On April 24, an appeals tribunal attached to the Tel Aviv Magistrate's Court rejected an appeal filed jointly by the Sisters of the Salesian Order based in the Cremisan Monastery and 58 residents of nearby Beti Jala. The appeal relates to the route of the separation wall/barrier on the border between Jerusalem and Bethlehem/Beit Jala. With the appeal rejected, the Israeli military may now proceed to build the wall/fence along a route that both cuts through the Cremisan Convent/Monastery properties, and cuts off tens of Beit Jala residents from their agricultural lands. An appeal to the Israel High Court of Justice may ensue.
This ruling, and the plight of both the Sisters and the Beit Jala residents, has received considerable press attention, both in Israel/Palestine and internationally, particularly, but not exclusively in Catholic circles.
An excellent summary can be found in Charlotte Alfred's Maan article
, and we wish to limit ourselves to a number of comments that go beyond her very fine description of events and analysis.
The area in question is made up of a complex patchwork of groups and interests that are times harmonious and at times in conflict. The nearby village of Walajeh is split by the semi-fictitious and legally questionable Jerusalem Municipal boundary, making half of the village part of Jerusalem and leaving half in the West Bank. The area abuts the adjacent settlement of Har Gilo. The residents of Beit Jala have agricultural lands on the Israeli side of this dubious Jerusalem boundary, and the Salesians – both the Sisters and the Monks – have multiple attachments, some in Israel, many in Palestine.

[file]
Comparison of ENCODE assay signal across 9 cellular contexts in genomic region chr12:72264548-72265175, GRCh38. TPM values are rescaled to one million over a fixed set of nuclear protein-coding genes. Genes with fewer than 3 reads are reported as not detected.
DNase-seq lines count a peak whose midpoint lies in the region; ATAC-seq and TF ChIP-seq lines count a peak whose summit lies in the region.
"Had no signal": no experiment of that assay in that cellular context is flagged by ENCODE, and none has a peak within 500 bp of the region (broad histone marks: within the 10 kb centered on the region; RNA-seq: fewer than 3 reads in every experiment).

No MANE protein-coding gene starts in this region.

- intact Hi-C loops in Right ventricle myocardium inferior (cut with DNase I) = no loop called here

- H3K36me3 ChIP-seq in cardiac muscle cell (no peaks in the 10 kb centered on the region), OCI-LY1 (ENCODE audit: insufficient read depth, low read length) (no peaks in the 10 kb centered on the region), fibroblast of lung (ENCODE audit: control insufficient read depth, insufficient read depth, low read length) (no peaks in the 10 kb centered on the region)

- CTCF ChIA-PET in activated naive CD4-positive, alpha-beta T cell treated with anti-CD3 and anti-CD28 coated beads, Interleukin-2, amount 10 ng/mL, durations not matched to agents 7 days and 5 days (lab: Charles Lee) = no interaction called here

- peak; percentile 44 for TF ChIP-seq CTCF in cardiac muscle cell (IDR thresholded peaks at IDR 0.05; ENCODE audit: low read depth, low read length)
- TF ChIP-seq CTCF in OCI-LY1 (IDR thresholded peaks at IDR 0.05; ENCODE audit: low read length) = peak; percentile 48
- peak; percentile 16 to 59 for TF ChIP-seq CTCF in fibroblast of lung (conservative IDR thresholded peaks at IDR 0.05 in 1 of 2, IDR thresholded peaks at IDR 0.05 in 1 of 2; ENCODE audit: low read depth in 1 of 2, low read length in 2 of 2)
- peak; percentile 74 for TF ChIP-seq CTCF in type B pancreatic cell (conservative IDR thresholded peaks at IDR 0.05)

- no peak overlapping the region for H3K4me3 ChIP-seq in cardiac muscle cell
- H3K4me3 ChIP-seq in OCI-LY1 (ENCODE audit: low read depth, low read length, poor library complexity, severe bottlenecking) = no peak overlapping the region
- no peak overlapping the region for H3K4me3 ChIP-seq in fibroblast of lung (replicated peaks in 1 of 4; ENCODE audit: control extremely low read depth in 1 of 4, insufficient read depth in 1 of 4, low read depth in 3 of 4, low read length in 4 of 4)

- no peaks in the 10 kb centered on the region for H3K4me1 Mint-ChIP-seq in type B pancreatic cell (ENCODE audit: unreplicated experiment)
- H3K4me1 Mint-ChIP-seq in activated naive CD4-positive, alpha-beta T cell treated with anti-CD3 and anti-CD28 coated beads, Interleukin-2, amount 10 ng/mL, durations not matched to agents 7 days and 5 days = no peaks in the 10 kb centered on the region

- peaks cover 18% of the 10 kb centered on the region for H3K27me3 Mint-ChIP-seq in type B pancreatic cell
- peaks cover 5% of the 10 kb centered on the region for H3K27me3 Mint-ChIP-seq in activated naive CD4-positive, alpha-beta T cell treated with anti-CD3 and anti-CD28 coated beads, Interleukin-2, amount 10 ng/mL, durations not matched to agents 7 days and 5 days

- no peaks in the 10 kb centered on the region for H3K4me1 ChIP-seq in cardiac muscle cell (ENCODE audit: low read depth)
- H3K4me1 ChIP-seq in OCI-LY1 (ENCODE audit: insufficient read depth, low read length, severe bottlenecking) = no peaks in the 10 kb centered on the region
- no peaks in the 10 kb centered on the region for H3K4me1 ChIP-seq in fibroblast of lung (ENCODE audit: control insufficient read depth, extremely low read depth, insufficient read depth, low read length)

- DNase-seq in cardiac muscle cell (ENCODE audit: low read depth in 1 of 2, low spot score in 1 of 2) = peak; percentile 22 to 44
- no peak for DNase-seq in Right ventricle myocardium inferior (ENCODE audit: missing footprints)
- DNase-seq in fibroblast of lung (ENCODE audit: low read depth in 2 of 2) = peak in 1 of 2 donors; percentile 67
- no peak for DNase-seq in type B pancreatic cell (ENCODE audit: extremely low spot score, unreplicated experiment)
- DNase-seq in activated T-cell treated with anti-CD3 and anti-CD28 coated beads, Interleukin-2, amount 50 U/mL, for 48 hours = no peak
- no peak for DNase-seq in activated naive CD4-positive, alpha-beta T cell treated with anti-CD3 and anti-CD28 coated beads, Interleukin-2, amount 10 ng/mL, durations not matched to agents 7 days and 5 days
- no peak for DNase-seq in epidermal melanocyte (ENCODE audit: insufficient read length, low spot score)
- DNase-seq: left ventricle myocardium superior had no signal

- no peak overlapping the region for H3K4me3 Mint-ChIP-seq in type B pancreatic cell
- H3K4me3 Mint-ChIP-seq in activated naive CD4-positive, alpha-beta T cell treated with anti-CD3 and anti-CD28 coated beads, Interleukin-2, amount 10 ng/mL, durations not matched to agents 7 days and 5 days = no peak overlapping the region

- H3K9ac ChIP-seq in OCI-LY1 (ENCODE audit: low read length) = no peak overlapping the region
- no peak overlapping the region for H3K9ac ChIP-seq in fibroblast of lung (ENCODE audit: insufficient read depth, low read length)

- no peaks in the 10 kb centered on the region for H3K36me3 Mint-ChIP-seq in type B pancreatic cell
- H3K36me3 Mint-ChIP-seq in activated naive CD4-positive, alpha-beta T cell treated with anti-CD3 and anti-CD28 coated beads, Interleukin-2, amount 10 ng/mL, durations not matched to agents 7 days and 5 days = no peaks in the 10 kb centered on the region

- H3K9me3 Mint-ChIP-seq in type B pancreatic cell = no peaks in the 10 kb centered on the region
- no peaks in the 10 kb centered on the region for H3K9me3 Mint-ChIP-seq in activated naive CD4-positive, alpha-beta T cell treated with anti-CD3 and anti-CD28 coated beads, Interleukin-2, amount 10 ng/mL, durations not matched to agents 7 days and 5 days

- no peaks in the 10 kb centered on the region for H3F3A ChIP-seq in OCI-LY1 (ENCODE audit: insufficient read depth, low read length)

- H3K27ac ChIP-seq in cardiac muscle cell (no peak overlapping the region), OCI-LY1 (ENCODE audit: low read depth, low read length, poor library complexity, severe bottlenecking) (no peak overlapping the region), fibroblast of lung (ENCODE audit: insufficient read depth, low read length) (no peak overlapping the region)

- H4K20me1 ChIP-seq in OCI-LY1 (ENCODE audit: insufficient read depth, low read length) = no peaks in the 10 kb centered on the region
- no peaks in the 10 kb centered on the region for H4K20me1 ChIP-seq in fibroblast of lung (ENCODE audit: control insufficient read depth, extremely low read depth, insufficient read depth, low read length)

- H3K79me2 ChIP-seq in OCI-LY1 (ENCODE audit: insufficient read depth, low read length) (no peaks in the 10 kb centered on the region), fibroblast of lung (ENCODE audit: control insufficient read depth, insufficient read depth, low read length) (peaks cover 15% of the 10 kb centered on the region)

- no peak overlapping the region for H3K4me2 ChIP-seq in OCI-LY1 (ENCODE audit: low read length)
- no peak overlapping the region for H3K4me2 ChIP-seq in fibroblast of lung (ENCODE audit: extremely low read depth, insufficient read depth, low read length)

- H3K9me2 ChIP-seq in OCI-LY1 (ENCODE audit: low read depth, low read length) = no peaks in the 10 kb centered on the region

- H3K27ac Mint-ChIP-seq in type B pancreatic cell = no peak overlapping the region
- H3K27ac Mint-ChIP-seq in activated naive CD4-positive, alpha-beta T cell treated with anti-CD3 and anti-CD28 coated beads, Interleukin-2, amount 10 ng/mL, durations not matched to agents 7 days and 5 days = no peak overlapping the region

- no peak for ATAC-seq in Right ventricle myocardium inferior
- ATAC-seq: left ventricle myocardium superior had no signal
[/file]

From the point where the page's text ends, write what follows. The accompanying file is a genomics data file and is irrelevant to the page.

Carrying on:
Given the situation on the ground, it is evident that there is no route that the barrier can take without having a highly detrimental impact on the Palestinian and Christian stakeholders who live there. There may be a better alternative to the one sanctioned by the court - but even that alternative would still have a devastating impact on daily life in the area.
In recent months we have witnessed a coherent attempt to seal the final gaps in the barrier inside and adjacent to Jerusalem - and a total suspension of construction of the barrier elsewhere. Thus, the area around the Shuafat Refugee Camp has been sealed, construction has proceeded in the Walajeh area, and the sealing of the areas near the Cliff Hotel in Abu Dis and of Beit Iqsa, west of the city, is imminent. On the other hand, the construction of the barrier/wall surrounding the Maaleh Adumim “bubble” and the Etzion Bloc has been totally suspended.
As a result, while the seal of Jerusalem is being implemented at Cremisan, with devastating effect to all who live nearby, a short distance away in the adjacent West Bank, there is neither a wall/barrier, nor an imminent plan to build one.
So it now becomes more than reasonable to ask: if it is sound security policy to abandon construction of the wall/barrier nearby in the West Bank, and in the absence of a route that has anything less than a devastating humanitarian impact, why then is it inconceivable to refrain from construction of a barrier at and near the Cremisan?
The prospect of any court of law in Israel – including the High Court of Justice – ruling that the barrier/wall need not be built at this time is negligible. It is nonetheless noteworthy that Israel's decision to suspend construction of the wall/barrier in and around the settlement blocs did not result from a court verdict, or domestic opposition, but from resolute engagement on the part of the international community.
In this context, it is possible that similarly resolute engagement by the international community – both governments and the world churches – still holds out the prospect for delaying, and perhaps stopping, the construction of the wall/barrier at the Cremisan Monastery and nearby Beit Jala.